When my friend, Rosemary, returned from Kathmandu in 1967, all she talked about was the “monkeys.” She said they were “everywhere.”
“Something must have happened to the monkeys,” I said to myself when I visited Katmandu in 2014. I had seen very few and most were at the airport.
Then I discovered the “monkey temple” in the inner city of Kathmandu.
Finding the right spot
The last day I was in Nepal, the tour group I had joined was scheduled to fly over Mount Everest in a small airplane. We arrived at the airport early in the morning, eager to get on our way. The airplane was loaded to take off when the Captain said it was too foggy for us to see the mountain range.
Rather than spoil the day, I set out to find monkeys. Asking around, I was told about the Monkey Temple. It was on the other side of the city from the airport, on a hill. The only way to it was straight through the morning traffic. Grabbing a local cab, I was off.
The traffic and road through town were horrific.
When I arrived at the Monkey Temple, there was no doubt this was at the right spot. Monkeys were everywhere.
Swayambhunath – The Monkey Temple
The “Monkey Temple,” or Swayambhunath, is one of the oldest religious sites in Nepal. The centerpiece of the complex is a large stupa. The stupa is surrounded by hundreds of Buddhist and Hindu shrines and temples.
The history of the Swayambhunath has roots in fact and tradition. Some credit its beginning to the fifth century King Vṛsadeva. Others say it was built by Emperor Ashoka in the third century.
It is the mythology of the Swayambhunath religious complex, however, that Buddhists and Hindus revere.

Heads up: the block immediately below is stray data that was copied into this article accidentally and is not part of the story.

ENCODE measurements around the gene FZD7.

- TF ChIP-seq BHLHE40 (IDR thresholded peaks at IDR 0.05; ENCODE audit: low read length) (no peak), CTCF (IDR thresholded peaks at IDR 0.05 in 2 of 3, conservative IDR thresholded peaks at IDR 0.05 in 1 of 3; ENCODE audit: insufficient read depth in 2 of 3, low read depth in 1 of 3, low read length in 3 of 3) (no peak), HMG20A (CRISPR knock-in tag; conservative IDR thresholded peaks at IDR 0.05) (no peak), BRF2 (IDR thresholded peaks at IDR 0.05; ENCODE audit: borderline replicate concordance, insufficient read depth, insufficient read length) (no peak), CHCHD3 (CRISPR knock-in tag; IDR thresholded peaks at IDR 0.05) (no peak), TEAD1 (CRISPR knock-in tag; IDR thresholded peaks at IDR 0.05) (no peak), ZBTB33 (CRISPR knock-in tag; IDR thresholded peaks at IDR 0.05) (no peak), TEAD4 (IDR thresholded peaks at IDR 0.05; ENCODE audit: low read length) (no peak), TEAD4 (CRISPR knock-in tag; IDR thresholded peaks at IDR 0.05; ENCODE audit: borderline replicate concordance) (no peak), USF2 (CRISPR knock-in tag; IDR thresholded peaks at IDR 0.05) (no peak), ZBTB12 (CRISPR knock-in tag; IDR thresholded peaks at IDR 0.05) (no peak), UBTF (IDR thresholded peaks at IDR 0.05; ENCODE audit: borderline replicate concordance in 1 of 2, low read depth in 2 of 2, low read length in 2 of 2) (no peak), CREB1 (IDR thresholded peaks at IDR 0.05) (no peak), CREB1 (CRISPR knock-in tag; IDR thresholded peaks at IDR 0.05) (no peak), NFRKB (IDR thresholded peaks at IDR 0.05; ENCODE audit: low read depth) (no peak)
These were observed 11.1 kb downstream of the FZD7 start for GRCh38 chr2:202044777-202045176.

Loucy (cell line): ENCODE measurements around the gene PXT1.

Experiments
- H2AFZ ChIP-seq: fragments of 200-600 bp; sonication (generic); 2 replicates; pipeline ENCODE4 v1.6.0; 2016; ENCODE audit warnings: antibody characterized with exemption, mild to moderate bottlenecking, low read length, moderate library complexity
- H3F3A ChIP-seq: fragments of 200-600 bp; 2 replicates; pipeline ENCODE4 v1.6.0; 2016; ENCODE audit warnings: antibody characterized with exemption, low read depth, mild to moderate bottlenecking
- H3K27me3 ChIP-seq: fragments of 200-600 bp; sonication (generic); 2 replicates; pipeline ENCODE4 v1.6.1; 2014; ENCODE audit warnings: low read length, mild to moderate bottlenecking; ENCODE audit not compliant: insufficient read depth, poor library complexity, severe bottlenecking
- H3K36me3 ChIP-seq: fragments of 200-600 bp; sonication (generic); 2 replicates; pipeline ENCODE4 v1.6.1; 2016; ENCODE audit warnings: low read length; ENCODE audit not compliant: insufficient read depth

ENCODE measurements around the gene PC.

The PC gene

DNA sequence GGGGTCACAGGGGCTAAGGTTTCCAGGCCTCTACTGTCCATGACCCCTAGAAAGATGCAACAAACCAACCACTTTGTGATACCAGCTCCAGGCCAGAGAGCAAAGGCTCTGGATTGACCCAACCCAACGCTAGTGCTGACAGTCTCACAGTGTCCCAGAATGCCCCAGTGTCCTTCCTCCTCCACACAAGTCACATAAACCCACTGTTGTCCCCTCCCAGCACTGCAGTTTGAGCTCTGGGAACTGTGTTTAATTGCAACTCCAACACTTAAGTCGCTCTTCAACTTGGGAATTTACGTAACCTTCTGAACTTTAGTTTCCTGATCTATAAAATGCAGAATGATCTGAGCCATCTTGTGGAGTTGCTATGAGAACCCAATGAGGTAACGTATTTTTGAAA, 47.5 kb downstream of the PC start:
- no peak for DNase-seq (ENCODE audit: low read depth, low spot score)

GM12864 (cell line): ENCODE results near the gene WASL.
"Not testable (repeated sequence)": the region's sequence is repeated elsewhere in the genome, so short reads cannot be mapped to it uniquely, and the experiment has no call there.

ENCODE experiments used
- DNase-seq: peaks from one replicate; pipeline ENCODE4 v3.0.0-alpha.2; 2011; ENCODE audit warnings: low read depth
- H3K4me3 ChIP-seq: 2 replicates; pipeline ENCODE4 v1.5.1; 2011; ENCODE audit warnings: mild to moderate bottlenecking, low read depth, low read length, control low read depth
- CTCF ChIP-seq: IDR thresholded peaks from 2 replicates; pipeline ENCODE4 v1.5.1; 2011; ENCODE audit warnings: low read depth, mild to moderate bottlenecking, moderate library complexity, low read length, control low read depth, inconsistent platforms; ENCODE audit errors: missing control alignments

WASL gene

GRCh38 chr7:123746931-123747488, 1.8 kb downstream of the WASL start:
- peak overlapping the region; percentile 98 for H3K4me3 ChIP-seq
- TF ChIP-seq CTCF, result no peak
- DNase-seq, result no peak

According to legend, an early Buddhist deity (Mañjuśrī) was led to the place that is now Swayambhunath to find a holy lotus flower he had seen in a vision. Reaching the site, he saw it was covered by a huge lake. He envisioned the area as an ideal settlement for humans — a valley with a stupa sitting on a hill high above it — just like a lotus flower atop its stem.
Mañjuśrī cut a gorge to drain the lake which now is the valley where Kathmandu lies.
Monkeys come into the story because Mañjuśrī was supposedly a young man with short hair when he began building the hill and stupa.
When his work was done, his hair was very long and filled with lice. Monkeys symbolize the head lice that jumped out of his hair.
Many believe that holy monkeys reside at the temple, hence, the “Monkey Temple.”
Buddhist and Hindu pilgrims flock to the holy place. They climb 365 steps to reach the top of the hill.
Shrines and temples galore
Vendors and shops all around the temple grounds
For me, it was not about stores and shopping this time. It was all about the monkeys.